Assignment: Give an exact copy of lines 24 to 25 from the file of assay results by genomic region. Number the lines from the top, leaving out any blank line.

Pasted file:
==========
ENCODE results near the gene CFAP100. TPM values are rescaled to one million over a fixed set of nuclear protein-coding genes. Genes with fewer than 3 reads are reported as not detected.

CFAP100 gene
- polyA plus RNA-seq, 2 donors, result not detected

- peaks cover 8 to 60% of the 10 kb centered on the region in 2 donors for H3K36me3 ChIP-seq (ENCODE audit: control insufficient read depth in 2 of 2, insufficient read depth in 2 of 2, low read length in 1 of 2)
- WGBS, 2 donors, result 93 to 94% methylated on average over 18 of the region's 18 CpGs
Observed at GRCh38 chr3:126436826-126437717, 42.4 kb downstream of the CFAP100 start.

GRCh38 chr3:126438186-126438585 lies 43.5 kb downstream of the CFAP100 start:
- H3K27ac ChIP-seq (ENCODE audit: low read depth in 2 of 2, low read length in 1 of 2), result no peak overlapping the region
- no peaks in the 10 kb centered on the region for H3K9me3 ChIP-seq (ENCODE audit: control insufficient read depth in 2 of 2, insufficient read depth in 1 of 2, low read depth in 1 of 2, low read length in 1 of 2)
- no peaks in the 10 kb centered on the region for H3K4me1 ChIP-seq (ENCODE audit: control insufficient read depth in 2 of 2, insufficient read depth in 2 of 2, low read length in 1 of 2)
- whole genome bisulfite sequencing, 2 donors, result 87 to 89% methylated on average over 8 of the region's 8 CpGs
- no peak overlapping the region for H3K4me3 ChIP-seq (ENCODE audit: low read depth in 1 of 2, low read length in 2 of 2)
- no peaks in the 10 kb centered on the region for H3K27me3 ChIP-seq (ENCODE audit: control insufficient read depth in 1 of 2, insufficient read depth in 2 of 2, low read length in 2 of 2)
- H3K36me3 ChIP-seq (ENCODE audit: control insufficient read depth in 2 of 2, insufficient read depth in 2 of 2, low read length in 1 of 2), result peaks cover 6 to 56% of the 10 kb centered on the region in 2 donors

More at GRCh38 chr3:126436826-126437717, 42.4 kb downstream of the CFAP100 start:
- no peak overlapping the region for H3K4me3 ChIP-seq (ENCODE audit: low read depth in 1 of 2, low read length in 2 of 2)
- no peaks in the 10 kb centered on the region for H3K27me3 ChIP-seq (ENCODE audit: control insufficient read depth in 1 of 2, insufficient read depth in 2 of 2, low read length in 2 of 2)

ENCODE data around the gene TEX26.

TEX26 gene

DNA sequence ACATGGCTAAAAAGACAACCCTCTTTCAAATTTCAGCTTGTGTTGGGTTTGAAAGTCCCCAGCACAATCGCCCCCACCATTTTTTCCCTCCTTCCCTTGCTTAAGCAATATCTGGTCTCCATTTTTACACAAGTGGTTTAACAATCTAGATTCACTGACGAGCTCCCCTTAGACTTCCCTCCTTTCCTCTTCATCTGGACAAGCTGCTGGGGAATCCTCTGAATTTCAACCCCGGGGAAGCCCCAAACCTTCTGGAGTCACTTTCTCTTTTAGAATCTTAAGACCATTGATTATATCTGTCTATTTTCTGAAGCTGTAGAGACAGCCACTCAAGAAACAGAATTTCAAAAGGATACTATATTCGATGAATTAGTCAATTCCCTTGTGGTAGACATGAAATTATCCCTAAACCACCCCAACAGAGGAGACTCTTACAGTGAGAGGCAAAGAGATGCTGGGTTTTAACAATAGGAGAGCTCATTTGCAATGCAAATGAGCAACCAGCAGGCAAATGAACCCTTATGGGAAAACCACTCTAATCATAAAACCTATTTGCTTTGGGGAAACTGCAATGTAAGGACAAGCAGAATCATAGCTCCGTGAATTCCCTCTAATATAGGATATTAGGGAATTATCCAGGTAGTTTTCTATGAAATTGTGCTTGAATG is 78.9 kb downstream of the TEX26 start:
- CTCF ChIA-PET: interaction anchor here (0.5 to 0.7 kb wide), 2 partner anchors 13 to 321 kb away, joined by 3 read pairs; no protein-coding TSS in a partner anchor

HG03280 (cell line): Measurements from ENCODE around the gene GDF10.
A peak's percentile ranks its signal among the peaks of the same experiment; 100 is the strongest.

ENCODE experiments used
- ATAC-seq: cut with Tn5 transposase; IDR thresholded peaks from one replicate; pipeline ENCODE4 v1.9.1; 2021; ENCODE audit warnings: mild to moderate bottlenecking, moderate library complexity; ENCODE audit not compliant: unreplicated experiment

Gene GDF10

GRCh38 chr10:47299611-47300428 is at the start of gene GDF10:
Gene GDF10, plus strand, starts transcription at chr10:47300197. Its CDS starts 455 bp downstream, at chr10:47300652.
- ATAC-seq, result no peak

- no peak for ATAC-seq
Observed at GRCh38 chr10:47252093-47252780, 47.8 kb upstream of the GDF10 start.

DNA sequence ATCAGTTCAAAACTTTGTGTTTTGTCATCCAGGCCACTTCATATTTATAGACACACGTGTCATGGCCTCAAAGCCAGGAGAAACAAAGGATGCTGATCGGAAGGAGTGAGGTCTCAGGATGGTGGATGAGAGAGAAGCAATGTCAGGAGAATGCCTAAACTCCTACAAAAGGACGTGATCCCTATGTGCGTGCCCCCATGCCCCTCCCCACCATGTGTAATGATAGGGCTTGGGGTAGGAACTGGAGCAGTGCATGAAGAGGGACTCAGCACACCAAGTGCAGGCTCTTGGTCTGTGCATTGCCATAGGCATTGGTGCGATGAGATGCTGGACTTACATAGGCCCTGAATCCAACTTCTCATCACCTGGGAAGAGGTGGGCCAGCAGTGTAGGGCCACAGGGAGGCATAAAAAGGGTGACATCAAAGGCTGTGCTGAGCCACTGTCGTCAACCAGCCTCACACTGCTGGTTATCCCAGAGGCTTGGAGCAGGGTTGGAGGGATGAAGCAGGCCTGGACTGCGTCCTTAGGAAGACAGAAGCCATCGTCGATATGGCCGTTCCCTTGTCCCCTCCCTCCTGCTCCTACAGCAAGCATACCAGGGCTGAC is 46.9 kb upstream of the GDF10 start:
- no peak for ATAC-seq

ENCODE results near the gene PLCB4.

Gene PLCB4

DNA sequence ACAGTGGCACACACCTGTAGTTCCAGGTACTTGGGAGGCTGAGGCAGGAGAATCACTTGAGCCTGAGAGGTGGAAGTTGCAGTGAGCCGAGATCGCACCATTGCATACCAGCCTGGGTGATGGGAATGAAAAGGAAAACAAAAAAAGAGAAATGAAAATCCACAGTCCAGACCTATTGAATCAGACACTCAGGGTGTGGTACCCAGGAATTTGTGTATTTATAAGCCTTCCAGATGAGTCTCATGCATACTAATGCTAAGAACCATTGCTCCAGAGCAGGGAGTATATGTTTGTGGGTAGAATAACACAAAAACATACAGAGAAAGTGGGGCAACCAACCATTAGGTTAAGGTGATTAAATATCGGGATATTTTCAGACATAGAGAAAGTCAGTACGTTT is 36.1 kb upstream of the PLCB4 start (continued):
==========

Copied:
ENCODE experiments used
- ATAC-seq: cut with Tn5 transposase; IDR thresholded peaks from one replicate; pipeline ENCODE4 v1.9.1; 2021; ENCODE audit warnings: mild to moderate bottlenecking, moderate library complexity; ENCODE audit not compliant: unreplicated experiment